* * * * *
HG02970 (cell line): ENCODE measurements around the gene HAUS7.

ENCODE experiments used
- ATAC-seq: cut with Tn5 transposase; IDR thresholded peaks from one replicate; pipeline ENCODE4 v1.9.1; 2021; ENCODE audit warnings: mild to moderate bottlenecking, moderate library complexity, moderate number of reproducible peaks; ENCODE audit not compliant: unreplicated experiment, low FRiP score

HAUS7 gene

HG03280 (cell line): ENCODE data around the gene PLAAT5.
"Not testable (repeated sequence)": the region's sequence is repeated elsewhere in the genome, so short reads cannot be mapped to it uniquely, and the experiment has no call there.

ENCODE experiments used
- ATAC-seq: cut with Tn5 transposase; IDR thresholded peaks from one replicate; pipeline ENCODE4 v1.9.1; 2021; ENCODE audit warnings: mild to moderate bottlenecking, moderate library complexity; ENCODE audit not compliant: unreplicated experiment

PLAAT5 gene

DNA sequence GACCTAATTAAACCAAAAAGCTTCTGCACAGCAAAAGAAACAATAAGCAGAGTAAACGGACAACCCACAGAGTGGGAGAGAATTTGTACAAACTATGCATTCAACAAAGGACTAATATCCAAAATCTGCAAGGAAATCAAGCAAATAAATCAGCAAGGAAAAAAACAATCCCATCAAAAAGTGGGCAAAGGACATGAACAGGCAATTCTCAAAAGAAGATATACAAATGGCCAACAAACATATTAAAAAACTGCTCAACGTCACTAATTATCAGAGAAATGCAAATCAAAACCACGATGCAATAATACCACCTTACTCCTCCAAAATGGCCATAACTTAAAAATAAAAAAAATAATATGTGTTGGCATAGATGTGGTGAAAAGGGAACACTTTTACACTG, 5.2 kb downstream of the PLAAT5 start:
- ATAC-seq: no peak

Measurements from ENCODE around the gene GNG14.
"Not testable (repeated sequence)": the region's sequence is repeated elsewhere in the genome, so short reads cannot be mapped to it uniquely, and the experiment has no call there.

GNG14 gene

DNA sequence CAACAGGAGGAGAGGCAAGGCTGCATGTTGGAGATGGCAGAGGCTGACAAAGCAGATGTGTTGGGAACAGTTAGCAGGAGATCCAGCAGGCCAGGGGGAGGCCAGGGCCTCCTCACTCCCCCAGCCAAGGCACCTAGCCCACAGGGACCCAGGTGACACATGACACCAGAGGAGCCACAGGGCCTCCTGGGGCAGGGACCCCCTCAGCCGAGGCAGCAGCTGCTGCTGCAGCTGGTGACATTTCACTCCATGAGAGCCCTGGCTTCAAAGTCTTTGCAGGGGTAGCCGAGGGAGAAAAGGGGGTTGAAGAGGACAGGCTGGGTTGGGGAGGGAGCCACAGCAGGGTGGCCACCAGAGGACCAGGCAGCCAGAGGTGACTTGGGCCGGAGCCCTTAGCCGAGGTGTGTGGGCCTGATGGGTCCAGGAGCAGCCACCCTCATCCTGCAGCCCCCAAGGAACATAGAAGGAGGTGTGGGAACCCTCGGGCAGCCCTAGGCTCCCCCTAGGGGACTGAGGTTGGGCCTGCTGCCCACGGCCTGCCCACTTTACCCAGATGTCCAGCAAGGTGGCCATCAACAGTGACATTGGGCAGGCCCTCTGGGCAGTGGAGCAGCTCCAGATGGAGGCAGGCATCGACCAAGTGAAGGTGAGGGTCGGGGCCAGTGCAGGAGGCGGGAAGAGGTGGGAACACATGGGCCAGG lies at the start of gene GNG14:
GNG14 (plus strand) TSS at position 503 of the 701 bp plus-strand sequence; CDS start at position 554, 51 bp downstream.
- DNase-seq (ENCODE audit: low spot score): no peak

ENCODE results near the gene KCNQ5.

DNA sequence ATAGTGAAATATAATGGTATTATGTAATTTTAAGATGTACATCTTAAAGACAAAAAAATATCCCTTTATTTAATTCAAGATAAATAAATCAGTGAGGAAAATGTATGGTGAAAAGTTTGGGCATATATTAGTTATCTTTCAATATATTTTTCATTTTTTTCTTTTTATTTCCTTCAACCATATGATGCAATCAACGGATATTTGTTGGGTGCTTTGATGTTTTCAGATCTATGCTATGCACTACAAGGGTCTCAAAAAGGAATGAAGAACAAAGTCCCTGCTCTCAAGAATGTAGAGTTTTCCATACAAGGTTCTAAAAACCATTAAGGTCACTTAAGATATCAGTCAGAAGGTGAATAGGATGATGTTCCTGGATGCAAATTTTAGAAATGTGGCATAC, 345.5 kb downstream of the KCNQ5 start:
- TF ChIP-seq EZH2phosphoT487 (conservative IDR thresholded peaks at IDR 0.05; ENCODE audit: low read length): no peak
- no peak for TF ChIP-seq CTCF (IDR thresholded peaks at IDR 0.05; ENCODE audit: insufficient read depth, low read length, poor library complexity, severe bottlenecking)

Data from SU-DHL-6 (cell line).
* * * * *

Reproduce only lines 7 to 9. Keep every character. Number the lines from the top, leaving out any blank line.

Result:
ENCODE experiments used
- ATAC-seq: cut with Tn5 transposase; IDR thresholded peaks from one replicate; pipeline ENCODE4 v1.9.1; 2021; ENCODE audit warnings: mild to moderate bottlenecking, moderate library complexity; ENCODE audit not compliant: unreplicated experiment

PLAAT5 gene